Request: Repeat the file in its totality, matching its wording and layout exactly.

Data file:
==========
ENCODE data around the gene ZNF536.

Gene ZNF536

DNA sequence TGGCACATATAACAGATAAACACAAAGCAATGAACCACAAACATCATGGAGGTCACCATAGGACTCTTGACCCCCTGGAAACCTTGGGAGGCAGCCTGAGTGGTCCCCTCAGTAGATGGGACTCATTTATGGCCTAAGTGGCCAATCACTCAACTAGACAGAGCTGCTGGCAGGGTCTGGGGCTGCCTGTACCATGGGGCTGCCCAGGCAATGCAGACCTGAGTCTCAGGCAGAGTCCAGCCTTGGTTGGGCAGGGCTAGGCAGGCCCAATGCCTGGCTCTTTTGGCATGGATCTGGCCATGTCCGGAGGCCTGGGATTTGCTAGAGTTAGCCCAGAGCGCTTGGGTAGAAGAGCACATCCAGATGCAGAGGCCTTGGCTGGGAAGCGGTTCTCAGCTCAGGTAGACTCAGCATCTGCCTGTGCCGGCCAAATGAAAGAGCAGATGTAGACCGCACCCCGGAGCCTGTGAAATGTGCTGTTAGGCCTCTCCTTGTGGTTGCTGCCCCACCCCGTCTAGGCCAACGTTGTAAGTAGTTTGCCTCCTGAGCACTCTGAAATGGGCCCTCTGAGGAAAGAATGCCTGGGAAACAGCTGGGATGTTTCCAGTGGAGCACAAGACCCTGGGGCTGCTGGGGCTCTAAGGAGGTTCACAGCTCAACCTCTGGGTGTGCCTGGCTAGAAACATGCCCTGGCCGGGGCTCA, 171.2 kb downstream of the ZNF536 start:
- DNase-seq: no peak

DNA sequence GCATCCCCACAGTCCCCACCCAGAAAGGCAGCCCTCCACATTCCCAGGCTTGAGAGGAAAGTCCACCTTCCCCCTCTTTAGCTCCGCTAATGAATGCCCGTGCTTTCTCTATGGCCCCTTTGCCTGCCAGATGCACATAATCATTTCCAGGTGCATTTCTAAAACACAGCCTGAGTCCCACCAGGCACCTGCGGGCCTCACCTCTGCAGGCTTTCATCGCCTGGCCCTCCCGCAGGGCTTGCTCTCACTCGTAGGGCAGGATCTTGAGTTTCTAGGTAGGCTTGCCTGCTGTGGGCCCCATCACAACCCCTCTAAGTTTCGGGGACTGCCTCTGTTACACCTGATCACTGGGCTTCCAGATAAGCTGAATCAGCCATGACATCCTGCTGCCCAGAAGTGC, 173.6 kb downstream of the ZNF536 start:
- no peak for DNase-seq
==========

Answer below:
ENCODE data around the gene ZNF536.

Gene ZNF536

DNA sequence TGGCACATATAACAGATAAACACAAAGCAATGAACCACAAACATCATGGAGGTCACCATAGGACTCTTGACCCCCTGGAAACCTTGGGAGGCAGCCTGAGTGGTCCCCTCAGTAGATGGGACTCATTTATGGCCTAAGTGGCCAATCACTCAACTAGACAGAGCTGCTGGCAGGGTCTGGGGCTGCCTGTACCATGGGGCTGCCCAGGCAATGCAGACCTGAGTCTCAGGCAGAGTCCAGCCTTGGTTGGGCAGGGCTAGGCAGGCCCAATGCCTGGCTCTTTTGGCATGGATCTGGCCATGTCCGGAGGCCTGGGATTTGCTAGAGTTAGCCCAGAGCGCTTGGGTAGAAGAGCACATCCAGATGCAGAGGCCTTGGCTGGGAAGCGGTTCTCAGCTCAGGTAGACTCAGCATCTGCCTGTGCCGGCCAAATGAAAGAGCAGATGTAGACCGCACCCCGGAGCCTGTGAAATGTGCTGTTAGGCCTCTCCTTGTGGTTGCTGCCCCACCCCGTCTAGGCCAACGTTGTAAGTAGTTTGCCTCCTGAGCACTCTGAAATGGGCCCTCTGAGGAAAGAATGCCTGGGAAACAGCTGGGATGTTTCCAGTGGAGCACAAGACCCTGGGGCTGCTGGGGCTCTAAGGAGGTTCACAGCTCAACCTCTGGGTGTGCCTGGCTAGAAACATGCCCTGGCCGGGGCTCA, 171.2 kb downstream of the ZNF536 start:
- DNase-seq: no peak

DNA sequence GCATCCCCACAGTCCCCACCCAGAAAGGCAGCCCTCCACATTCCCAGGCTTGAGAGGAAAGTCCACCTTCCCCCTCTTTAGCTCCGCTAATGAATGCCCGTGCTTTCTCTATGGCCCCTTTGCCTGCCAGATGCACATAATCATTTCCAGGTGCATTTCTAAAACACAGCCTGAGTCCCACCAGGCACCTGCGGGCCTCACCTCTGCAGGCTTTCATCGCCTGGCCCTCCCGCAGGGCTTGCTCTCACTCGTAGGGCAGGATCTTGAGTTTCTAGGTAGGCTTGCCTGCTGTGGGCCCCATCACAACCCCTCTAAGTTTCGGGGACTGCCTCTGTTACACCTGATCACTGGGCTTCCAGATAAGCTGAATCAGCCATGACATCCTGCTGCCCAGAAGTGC, 173.6 kb downstream of the ZNF536 start:
- no peak for DNase-seq